In a little town called Lynchburg in Pennsylvania, there is a huge mushroom business. This family-owned business shares their success by hosting a yearly Fungus Festival. This year is the 50th anniversary of the festival; and it falls on Friday the 13th. This story follows the story of a chef, a group of college friends, a gang, industrial spies and lots of festival goers.

While it may seem that following so many views of the festival can be difficult to follow, Neal has the skills to make this easy to keep up. I never got confused as to who is who and what their role is in the story.

The narration between all the characters flowed easily and smoothly. I enjoyed the banter and learning about the different types of mushrooms.

The action scenes were also easy to follow. I found myself so engrossed and speed reading because I was so involved in what happens to each character. I came to care about what happens to all of the people in this story.

Overall, I found this book immersive, engaging, and fun. I would definitely put this book as one of the best books I have read in 2022.” — Tasha S., NetGalley Review


“This book was silly in the best way, fulfilling every promise made by its charming psychedelic cover.

Four groups converge on Lynchburg, Pennsylvania for the town’s annual fungus fest; a quartet of slasher-film ready obnoxious college kids eager to sample exotic hallucinogens, an opportunistic restauranteur, a group of Pittsburgh gangsters with a truly half-baked scheme to shake down the town’s industrial-scale mushroom farm, and a trio of corporate spies from a California pharmaceutical company.

The prose strikes a balance between breeziness and rich description – and the imagery on display once the hyphae start fruiting is striking and eerily beautiful. The town’s touristy details and festival pageantry is so convincing and specific, that it sent me digging around the internet, sure there must be a real Lynchburg, Black Cap, and Mushy…more an adventure-comedy with horror themes than a horror book, like a less raunchy Christopher Moore.” —Cassandra, NetGalley review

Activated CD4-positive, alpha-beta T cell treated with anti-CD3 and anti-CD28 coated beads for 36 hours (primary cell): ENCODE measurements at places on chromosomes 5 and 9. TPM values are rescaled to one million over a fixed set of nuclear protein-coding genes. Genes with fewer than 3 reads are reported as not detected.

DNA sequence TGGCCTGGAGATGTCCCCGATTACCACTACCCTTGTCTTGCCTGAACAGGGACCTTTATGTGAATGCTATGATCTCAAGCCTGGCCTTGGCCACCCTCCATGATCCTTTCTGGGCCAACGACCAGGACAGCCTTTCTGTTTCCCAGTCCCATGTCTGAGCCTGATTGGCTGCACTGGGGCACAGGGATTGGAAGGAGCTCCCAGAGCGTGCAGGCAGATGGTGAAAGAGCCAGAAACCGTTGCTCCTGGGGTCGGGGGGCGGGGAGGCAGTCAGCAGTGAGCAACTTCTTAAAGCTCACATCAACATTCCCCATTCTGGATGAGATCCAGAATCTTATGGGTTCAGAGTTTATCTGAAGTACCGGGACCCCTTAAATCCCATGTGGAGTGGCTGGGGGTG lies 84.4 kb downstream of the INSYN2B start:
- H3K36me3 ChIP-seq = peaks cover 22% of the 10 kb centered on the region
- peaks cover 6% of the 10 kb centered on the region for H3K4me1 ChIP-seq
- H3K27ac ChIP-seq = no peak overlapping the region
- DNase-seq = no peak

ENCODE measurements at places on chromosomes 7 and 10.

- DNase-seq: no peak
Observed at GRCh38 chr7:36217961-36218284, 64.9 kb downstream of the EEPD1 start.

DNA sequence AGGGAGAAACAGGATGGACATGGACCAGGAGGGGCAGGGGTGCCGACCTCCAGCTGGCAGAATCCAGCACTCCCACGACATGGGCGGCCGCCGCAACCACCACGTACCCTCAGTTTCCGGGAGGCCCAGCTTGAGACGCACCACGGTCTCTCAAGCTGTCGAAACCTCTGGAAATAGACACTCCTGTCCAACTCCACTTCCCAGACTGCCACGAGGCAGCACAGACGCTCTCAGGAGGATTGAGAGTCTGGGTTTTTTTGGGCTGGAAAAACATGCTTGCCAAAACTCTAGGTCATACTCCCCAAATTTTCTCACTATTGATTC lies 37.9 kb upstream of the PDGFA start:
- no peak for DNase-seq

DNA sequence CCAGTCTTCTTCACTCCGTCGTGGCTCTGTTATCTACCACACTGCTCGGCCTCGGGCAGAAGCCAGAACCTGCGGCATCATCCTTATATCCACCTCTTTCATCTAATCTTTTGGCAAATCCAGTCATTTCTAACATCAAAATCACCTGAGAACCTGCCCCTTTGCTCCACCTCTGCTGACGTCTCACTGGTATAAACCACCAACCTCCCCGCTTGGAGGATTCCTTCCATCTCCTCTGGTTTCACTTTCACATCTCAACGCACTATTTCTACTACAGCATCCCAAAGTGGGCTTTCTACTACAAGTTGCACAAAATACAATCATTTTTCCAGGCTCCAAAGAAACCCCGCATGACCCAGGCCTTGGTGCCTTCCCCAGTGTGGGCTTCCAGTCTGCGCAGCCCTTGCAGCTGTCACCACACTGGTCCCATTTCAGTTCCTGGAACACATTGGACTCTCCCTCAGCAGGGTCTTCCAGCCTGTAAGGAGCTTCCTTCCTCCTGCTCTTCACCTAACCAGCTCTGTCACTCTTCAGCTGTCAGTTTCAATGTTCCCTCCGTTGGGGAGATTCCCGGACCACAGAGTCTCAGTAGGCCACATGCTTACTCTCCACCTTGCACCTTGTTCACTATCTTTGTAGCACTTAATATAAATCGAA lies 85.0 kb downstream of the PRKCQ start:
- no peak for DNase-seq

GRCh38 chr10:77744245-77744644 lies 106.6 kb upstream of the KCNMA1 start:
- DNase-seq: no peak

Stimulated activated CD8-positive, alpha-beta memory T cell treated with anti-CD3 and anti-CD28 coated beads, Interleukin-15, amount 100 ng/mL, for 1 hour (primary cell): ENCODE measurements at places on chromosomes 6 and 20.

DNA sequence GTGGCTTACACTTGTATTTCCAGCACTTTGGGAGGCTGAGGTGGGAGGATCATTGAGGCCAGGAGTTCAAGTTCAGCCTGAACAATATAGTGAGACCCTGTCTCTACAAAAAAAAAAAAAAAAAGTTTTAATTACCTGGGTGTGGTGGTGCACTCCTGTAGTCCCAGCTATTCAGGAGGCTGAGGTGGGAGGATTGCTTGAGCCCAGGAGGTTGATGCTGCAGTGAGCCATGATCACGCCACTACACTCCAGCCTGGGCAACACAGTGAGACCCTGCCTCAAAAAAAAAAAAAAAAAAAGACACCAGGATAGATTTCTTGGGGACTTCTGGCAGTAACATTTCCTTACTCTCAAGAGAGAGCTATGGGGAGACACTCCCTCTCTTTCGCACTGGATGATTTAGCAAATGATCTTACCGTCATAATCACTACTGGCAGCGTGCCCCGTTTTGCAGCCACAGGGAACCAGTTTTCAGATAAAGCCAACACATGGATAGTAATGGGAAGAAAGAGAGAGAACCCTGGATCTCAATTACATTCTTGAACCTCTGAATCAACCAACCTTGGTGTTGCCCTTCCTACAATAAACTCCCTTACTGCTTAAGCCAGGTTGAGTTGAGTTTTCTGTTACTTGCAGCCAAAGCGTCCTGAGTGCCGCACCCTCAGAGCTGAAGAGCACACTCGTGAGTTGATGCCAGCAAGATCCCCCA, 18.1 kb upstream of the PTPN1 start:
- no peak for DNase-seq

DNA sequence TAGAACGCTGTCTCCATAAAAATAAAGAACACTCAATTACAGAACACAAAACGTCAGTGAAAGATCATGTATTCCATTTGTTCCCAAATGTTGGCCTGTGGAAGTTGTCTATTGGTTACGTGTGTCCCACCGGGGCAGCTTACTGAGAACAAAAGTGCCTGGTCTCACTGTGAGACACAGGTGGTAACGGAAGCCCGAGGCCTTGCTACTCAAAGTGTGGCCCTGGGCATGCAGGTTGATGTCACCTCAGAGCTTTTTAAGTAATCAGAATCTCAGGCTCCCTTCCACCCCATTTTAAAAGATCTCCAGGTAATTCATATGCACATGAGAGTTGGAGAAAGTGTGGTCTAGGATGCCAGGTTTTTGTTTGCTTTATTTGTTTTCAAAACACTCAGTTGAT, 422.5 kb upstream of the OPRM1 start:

“This was a really fantastic horror novel, I have an allergy to mushrooms so the thought of a mushroom horror novel is terrifying. D.T. Neal has a great writing style and I was invested in what was going on. The plot was what I was hoping for and enjoyed getting to know the characters. The characters felt like real people and it was a great way they handled the situation. I look forward to reading more from D.T. Neal.” —Kathryn, NetGalley review


“This was such a fun, strange, weird novel. I really enjoyed the multiple POV here, as it helped the story quite a bit. The characters were fun and well-developed. It’s a bit of a slow burn, but I actually prefer that in this particular genre. The writing style was great and easy to follow. I’ll certainly be getting this as a physical book for my personal library.” — Shasta M., Bookseller, NetGalley review


“The story was fast-paced and exciting…magic mushrooms, goddesses— this whole book feels like a trippy ride on its own!”Ghadah, NetGalley review


“…The book is modern, and yet because of the folk and cult elements, there were times when it felt a bit 70s, a hippy kind of vibe that was bound to happen at a ‘shroom’ festival…I enjoyed that aspect very much. The festival brought the town to life in a multi-sensory way, partly because of the culinary aspects that gave me flashbacks to the TV series, Hannibal.

There are lots of characters to get to know, and several POVs, so you get to see things from more than one perspective which adds depth. My favourite scenes were those that included La Signora Grigia, the goddess who underpins everything that happens in this town. The imagery here felt original and terrifying…” —Catherine, NetGalley review


“There were a lot of characters but they weren’t hard to keep track of and it was easy to care about their well-being. I was invested and wanted to find out all of their secrets and the secrets of the weird, cultish founding family, The Templetons.

This book had everything; small-town horror, cults, drugs, gangs, Magic mushrooms, witchcraft, freaky clown, human sacrifice, and lots of blood and gore.” —Steph L., NetGalley review


  • Paperback: 480 Pages
  • Language: English
  • ISBN-13: 978-1-944286-70-5